I subscribe to Anthony Pompliano’s list. So far I’m not getting much out of it. But I’ll keep listening.
Today he sent this out:
We Need More Software Engineering And Less Financial Engineering
It’s pretty much just another piece by a hopelessly hopeful Silicon Valley dude. Yet another rich guy who thinks he knows whazzup, probably because he’s rich.
I wrote to him in dissent.
Here’s what I wrote:
I’m sorry to write that this piece falls short of even a dream.
– Today’s Silicon Valley culture (engineers, biz dev, finance, marketing) will never do what’s right or what’s best.
– Invisible’s (clerks, delivery people, service workers — those hurting the most) have been appropriated by the machine.
Silicon Valley culture fits into 4 groups:
1. They aren’t from this country. So they don’t care about our values. They drive our cars, eat our food. But they don’t tip well. In reality, they could care less about us. They’re here to make money.
2. They come from wealthy families. Wealthy families don’t teach their children to care about those lower on the ladder – “not our kind, dear”. Relatives from generations before them fought for no taxes and no regulation. Those with less just need to tough it out. Jane Mayer lays out their ideology in her book, Dark Money.
3. Overachievers = not from wealthy families. Most of them don’t care about those with less. Because they weren’t taught to, or, what they were taught is bullshit (religion). Religions talk about helping the poor. But in reality, they’ve got their feet on their necks. Katherine Stewart writes about what today’s religious groups are about in her two books, The Power Worshippers and The Good News Club.
4. That leaves the few, whose parents live by what Dr. King was about. They listened to Roger Waters’ and Neil Young’s lyrics – not just the music. Their parents taught them what matters most is being a good person.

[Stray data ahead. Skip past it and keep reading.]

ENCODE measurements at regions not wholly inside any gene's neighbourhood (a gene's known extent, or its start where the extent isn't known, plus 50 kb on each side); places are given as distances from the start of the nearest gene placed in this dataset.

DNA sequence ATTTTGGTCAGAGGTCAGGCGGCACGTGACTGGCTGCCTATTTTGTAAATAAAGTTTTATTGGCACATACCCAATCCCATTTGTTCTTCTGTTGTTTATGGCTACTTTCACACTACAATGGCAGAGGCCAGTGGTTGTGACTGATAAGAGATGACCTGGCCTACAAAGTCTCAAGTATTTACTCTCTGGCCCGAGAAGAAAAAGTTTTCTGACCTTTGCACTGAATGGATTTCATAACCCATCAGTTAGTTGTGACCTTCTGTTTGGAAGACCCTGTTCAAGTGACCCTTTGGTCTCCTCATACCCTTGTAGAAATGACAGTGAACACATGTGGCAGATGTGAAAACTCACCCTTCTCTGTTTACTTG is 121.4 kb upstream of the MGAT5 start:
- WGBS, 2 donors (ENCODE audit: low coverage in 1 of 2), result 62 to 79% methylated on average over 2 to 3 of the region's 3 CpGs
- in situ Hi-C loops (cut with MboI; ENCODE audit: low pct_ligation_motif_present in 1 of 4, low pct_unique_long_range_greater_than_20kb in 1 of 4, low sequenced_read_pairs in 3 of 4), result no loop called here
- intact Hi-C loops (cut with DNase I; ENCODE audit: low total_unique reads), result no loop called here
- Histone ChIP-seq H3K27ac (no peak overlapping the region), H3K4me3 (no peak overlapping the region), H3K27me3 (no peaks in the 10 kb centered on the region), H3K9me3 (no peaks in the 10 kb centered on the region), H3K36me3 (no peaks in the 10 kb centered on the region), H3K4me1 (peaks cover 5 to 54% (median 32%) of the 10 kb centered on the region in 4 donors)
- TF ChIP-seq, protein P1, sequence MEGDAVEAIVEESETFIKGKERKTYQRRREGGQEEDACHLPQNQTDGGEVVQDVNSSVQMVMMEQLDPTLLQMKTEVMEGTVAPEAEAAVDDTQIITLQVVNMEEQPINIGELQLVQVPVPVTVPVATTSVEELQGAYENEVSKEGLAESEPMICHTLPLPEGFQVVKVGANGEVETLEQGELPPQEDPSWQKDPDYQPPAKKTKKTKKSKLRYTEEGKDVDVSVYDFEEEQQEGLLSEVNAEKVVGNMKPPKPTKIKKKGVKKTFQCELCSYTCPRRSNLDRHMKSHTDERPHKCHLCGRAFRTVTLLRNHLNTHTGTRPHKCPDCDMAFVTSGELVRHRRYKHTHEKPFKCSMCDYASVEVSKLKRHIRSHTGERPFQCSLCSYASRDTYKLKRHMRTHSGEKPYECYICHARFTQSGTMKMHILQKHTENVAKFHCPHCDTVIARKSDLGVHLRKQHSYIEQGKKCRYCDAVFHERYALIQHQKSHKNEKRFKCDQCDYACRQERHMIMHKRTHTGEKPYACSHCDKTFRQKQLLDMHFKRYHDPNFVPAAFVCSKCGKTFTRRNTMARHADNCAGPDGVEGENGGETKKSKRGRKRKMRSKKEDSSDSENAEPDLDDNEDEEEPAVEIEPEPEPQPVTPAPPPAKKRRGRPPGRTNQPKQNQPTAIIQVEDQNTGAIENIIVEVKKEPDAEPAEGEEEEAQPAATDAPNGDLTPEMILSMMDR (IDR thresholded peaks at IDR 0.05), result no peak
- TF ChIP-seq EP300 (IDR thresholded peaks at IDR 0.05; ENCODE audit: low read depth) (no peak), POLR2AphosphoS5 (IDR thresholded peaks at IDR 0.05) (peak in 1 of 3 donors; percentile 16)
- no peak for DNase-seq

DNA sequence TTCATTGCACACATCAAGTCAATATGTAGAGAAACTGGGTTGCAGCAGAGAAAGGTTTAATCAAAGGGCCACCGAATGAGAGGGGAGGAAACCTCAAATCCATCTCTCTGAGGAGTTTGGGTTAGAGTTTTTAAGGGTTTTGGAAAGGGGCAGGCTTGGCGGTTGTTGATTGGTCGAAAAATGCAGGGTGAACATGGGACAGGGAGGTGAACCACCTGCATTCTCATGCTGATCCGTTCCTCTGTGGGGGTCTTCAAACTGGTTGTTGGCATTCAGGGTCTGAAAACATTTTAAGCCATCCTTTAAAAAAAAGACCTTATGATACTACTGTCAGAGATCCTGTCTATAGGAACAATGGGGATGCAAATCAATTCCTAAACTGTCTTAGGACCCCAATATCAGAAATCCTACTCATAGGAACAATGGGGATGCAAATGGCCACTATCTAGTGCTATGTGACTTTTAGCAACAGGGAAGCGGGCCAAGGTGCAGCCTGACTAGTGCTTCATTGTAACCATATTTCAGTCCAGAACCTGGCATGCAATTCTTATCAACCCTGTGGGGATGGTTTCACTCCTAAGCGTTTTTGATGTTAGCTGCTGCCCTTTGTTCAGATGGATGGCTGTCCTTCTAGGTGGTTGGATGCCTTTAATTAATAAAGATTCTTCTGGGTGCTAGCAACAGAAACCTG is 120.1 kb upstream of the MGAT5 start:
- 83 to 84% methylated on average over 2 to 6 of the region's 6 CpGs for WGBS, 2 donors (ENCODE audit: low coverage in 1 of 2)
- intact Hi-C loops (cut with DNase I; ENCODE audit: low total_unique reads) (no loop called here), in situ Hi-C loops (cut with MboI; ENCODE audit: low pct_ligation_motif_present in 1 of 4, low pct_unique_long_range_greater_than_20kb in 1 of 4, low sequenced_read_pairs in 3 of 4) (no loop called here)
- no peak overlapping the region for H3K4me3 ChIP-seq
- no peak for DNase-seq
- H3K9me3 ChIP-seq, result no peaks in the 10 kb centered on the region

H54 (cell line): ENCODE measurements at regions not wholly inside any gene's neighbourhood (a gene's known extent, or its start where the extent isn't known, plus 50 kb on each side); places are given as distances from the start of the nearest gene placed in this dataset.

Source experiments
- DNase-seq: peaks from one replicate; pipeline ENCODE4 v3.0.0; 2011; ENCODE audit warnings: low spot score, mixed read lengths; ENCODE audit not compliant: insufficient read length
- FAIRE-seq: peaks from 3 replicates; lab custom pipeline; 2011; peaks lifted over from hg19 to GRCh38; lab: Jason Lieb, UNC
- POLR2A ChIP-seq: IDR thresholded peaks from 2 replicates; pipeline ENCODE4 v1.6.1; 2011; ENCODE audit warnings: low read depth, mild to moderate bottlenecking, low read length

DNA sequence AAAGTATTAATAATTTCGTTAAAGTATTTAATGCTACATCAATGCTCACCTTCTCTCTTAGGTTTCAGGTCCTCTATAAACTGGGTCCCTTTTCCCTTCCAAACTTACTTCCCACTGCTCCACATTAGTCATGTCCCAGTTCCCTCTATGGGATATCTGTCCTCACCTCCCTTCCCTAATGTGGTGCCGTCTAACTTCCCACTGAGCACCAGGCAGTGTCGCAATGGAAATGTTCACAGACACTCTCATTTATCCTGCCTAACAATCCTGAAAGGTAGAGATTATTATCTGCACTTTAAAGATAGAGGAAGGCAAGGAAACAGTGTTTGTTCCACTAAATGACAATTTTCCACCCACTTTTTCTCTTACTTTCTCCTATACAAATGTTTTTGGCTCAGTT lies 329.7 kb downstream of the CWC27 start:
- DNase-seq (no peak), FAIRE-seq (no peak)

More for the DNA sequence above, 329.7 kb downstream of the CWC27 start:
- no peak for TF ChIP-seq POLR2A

While they genuinely care and have feelings, about half of them are starry eyed from all the Tesla’s and wealth. Once they hit it big then they’ll donate some of their money or do something “good”, what Anand Giridharadas writes about in Winners Take All: The Elite Charade of Changing the World. But first, they gotta hit it big. Helping others will have to wait.
That leaves…a few. But here’s the problem. There’s no money in helping those with the least. VC’s won’t fund it. So where will they get the money to cover all the costs of doing something that actually benefits our society???
Nowhere. So nothing happens.
They’re well intended blokes, for sure. Good people. They tip at least 20%. But in the end, they got sucked into the machine. Besides. Maybe the Google campus isn’t so bad after all? The food is free, naps are encouraged.
What you’re missing from Taibbi’s and Pearlstein’s pieces is that until people like you start putting your necks on the line and speaking truth to power, expect more of the same. But you won’t do that. Either because you’re afraid, you don’t get it, you don’t believe, or there’s no money in it.
You and Chamath (full disclosure: we own stock) can go on and on, that we’ll somehow innovate our way to a better world where the Invisible have a good life. But if today’s Silicon Valley plays a part, it’s all fantasy.
Nothing will change until the Invisible start making their way into the streets, holding signs and pitchforks. Nothing will change until they stop serving the rich – picking them up, delivering their food and Amazon stuff, stop doing their gardening, shuttling them back and forth from the ski slopes, etc. Nothing will change until they start voting in every election.
I always thought that once things got bad, they’d rally. Not so much. So far the only rally is on Wall Street. There’s no signs that people will fight back. Fuck. Here’s to hoping they do. They see that the machine has ‘em by the short hairs, has turned their brains into mush.
peace and love,
Leave a Reply